Also used as a plasticizer and lubricant in the manufacture of paper, in chemistry, etc… the list is very long. In short, as with propylene glycol, we use and consume VG daily.
Regarding its use in e-liquid, the VG allows obtaining a large volume of vapour. But not only. It also reduces the sensation of hitting and softens the aromas. In short, it gives your e-liquid a rounder and smoother side.
To sum up, it is the percentage of these two components that will somehow define the character of your e-liquid:
The more PG it contains, the more pronounced the flavour of your aroma, the more Hit you will have, and the less vapour you will have.
Conversely, the more VG it contains, the more vapour you will have but the less aroma and hit you will have.
PG, VG is a bit like the base of the liquid for e-cigarettes. But these liquids also include flavor components (food or natural), sometimes water and/or alcohol and (often) nicotine.
The aromas :
The aroma does not have a primary role in the manufacture of e-liquids and is nevertheless, as you can imagine, essential. It is he who will give his taste to your favorite liquid and there are therefore two types of aromas in the composition of the e-liquid. Food grade flavouring and natural flavouring, which as its name suggests is exclusively composed of elements of natural origin. These aromas are the same as you find in the food sector.
Alcohol and water:
Alcohol and water do not systematically enter into the composition of liquids and their role is similar. Both play the role of thinner. When they are present, know that it is in tiny quantity and that if there is presence of alcohol, this one does not have time to penetrate in blood because it evaporates instantaneously.
Nicotine in e-liquids:
The last element we will see is therefore nicotine. Former smokers that we are, we vape nicotine liquids because we are addicted to them and of course, the stronger our addiction, the higher the level of nicotine in our liquids.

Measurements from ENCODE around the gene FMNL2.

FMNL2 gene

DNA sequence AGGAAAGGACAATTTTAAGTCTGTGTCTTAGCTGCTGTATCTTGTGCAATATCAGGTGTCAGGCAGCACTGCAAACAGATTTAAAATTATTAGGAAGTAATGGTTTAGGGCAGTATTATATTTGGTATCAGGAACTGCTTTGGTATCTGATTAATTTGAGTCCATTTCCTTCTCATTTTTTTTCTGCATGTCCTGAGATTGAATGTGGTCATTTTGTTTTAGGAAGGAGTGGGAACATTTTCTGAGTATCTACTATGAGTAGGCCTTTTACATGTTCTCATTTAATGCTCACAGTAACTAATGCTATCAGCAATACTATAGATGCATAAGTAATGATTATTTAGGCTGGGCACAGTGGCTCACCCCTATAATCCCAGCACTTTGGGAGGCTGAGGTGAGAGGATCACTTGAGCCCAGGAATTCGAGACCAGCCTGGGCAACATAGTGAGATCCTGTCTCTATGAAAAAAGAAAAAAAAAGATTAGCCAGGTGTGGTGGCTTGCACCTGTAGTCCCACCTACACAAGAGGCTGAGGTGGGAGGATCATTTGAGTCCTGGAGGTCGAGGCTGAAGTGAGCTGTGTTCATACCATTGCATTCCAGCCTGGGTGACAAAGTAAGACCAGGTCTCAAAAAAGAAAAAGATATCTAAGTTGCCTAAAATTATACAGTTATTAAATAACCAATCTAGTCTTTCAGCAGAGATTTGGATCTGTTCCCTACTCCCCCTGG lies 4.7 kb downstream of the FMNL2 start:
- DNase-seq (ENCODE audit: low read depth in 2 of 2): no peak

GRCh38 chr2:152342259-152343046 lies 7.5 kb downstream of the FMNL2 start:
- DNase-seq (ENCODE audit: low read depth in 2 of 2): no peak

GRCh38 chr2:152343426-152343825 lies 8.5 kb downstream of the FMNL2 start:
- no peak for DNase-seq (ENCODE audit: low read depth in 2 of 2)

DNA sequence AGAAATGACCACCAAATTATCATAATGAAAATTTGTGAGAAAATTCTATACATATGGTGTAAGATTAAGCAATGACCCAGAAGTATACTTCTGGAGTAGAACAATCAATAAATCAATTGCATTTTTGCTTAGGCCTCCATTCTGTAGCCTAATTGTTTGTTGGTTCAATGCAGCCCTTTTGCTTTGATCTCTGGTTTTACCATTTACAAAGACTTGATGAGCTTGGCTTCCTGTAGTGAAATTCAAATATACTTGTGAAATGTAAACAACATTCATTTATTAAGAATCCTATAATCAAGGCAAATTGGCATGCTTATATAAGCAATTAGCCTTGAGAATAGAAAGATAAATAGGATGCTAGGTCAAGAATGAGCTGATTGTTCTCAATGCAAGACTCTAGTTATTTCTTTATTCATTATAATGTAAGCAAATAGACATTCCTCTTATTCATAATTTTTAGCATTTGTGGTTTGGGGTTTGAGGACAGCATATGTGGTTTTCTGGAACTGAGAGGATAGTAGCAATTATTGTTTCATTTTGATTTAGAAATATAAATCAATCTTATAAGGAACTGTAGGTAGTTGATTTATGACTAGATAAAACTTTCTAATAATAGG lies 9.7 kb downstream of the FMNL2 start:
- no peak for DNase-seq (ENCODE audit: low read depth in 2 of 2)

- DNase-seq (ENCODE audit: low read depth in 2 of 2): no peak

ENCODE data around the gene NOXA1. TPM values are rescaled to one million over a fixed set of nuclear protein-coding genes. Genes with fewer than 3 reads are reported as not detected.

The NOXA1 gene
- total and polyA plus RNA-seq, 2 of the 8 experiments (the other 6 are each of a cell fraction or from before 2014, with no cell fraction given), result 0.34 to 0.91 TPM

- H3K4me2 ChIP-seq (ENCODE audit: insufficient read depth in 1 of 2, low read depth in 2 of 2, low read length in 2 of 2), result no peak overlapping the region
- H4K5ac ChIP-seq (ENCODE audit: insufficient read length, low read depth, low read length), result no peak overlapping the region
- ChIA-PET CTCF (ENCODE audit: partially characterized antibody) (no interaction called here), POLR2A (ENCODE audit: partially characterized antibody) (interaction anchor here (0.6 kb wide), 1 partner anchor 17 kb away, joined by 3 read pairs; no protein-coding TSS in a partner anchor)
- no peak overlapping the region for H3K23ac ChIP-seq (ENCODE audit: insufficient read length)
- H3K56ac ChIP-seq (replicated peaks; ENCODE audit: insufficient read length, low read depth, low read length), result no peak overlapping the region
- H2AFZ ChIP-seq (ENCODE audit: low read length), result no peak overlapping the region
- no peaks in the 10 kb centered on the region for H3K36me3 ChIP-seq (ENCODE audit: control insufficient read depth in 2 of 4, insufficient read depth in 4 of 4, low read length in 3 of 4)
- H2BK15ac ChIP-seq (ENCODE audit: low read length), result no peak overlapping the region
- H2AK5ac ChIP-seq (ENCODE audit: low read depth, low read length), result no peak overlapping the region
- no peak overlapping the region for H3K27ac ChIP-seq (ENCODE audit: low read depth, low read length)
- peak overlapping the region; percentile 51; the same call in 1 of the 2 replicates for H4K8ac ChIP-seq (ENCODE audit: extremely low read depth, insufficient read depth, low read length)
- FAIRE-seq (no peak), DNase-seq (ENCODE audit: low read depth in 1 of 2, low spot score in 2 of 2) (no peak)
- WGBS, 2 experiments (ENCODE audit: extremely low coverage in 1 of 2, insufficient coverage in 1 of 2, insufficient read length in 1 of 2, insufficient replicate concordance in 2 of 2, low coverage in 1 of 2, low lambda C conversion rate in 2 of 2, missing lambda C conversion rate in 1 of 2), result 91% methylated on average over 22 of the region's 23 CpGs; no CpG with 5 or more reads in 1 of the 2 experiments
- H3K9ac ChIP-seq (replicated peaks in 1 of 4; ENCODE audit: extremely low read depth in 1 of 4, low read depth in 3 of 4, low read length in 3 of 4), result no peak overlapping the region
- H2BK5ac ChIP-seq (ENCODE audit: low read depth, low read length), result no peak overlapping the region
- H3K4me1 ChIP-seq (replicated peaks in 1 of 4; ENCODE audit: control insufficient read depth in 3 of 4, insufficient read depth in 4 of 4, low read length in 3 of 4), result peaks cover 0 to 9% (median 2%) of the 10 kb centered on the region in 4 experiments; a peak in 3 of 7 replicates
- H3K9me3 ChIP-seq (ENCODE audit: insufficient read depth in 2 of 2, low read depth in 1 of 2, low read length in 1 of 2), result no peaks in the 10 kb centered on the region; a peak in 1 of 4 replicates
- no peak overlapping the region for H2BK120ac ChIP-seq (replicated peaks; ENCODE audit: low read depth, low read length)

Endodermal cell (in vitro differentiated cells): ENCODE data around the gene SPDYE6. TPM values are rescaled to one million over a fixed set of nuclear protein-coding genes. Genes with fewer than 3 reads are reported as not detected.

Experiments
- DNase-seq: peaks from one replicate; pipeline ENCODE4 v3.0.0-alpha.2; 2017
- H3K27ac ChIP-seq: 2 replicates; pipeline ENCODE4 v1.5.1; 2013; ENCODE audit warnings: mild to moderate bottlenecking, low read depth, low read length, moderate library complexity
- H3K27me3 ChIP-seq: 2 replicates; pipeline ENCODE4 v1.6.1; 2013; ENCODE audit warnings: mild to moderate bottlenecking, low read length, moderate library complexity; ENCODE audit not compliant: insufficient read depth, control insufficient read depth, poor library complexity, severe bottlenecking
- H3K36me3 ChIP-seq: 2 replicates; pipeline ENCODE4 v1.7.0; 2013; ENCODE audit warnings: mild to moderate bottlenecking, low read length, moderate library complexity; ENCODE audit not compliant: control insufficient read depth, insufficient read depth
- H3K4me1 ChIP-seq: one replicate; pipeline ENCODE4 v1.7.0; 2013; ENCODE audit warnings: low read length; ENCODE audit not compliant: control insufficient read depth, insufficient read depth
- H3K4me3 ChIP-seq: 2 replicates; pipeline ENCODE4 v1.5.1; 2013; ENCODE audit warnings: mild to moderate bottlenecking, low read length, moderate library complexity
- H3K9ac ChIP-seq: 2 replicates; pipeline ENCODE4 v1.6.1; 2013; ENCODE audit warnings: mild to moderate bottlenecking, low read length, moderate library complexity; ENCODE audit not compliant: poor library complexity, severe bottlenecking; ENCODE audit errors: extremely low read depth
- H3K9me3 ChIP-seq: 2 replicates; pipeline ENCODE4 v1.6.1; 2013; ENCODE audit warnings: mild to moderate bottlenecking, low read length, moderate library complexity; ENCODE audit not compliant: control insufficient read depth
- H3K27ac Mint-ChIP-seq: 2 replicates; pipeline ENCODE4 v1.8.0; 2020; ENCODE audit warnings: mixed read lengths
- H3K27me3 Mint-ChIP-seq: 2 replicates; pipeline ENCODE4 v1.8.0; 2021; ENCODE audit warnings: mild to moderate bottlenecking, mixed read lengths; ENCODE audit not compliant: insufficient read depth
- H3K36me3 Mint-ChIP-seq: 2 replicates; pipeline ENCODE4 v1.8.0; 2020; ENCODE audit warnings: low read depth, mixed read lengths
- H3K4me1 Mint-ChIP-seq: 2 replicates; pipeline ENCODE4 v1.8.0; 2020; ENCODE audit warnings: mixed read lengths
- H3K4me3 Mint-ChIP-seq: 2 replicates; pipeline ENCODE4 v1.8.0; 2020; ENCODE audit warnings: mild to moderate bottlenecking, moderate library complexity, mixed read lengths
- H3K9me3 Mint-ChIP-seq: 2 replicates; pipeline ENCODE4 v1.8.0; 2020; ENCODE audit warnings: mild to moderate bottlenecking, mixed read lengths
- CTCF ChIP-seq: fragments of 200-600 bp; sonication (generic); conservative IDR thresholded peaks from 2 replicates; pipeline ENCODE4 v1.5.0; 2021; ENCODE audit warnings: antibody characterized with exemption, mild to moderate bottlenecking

The effects of nicotine are multiple. It can depend on the dose administered, either stimulate or calm. In small doses, it stimulates while in high doses it calms. Almost instinctively, the smoker or vaper knows what dose to administer.
Moreover, nicotine is also responsible for the hit. The more nicotine the e-liquid contains, the stronger the hit. This hit will be increased by a high PG rate and decreased by a high VG rate.
Nicotine brings us to another question that many of us have probably asked ourselves:
Why is there a skull on the e-liquid bottles?
It is indeed because of the presence of nicotine that we find this little design to make you shudder. Nicotine is considered a very toxic product (this in high doses) , so liquid manufacturers are obliged to bring the T+ marking (very toxic) on the bottles of liquid. The legislation makes this marking mandatory for any product containing nicotine. It is therefore nicotine and it alone that is responsible for this marking. You will therefore notice that there are no skull and crossbones on the nicotine-free bottles.
It is also this legislation on T+ products which obliges the manufacturer to put the indications on the bottles: “wear gloves, protective glasses,…, in the event of contact with the skin, call the doctor,…” these indications are not on the bottles of liquids without nicotine and they are in any case not at all suitable for a bottle of e-liquid.
There you go, you know almost everything about the components of your favourite liquids, thank you for spreading the message.
Happy vaping to all.